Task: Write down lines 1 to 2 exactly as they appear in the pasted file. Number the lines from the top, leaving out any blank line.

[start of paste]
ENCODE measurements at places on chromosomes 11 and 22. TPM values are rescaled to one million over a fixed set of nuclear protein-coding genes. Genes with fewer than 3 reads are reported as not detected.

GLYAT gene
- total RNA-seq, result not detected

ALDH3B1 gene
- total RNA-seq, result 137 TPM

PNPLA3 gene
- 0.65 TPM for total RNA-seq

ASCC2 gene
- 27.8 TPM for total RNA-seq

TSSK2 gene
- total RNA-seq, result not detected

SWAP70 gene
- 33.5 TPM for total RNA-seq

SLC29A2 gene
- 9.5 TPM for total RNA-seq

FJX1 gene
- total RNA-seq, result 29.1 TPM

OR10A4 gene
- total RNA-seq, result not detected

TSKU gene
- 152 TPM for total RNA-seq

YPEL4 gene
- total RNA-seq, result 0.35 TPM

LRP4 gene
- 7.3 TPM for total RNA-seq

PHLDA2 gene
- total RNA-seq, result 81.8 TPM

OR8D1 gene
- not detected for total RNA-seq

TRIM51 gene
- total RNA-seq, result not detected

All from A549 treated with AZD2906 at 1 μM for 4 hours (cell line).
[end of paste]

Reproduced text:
ENCODE measurements at places on chromosomes 11 and 22. TPM values are rescaled to one million over a fixed set of nuclear protein-coding genes. Genes with fewer than 3 reads are reported as not detected.

GLYAT gene